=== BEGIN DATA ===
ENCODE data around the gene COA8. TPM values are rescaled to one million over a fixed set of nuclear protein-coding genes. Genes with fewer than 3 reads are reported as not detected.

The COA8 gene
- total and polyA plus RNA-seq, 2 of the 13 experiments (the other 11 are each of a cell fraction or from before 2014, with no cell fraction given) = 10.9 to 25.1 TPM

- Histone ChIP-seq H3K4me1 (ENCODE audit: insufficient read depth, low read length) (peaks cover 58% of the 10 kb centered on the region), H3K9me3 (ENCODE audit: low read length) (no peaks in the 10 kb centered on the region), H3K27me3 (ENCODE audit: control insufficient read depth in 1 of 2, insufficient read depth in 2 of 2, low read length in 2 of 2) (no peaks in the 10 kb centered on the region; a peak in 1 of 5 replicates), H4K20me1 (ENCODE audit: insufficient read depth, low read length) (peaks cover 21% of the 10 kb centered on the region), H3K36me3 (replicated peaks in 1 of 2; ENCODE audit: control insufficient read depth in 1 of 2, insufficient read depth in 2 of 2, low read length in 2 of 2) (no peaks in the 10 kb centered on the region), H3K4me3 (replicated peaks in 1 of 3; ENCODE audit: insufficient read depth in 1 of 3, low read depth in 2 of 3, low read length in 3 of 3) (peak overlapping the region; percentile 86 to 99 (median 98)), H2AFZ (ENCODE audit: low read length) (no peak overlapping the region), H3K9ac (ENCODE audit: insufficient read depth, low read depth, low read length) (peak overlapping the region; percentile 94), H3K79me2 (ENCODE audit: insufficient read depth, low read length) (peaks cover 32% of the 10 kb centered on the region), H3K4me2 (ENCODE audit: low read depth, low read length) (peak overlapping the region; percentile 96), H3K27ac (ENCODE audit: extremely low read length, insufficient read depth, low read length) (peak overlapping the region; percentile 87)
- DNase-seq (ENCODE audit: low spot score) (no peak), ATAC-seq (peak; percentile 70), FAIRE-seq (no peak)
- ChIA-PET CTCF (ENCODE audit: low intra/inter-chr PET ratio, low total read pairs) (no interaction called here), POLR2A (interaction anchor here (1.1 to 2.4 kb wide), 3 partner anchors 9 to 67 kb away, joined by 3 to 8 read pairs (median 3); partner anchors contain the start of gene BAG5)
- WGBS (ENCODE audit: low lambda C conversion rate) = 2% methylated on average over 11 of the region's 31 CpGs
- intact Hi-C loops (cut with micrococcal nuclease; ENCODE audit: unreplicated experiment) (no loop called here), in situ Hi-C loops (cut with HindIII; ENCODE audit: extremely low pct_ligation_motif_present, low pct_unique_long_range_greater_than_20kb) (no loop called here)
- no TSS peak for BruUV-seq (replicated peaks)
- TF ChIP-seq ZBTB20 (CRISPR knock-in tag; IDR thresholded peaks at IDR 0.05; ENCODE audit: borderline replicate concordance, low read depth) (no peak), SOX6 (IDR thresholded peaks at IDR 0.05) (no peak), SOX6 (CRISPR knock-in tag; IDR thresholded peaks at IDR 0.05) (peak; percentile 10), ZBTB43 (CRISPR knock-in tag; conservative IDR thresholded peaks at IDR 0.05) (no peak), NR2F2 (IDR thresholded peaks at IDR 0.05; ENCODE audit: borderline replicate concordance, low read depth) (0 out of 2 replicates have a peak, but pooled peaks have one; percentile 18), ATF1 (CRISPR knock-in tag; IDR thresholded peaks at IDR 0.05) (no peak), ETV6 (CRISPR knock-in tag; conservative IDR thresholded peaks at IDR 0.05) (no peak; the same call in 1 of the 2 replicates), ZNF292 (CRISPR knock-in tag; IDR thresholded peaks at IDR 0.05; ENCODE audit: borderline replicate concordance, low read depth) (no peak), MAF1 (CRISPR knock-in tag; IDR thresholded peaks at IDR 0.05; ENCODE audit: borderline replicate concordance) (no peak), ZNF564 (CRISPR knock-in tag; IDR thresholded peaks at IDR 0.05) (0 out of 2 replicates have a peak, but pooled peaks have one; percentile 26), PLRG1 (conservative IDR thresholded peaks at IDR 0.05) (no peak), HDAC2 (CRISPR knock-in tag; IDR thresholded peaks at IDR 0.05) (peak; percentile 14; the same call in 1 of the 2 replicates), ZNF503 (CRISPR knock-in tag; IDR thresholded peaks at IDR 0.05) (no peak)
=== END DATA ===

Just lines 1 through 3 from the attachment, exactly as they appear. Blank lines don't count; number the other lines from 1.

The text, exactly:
ENCODE data around the gene COA8. TPM values are rescaled to one million over a fixed set of nuclear protein-coding genes. Genes with fewer than 3 reads are reported as not detected.

The COA8 gene
- total and polyA plus RNA-seq, 2 of the 13 experiments (the other 11 are each of a cell fraction or from before 2014, with no cell fraction given) = 10.9 to 25.1 TPM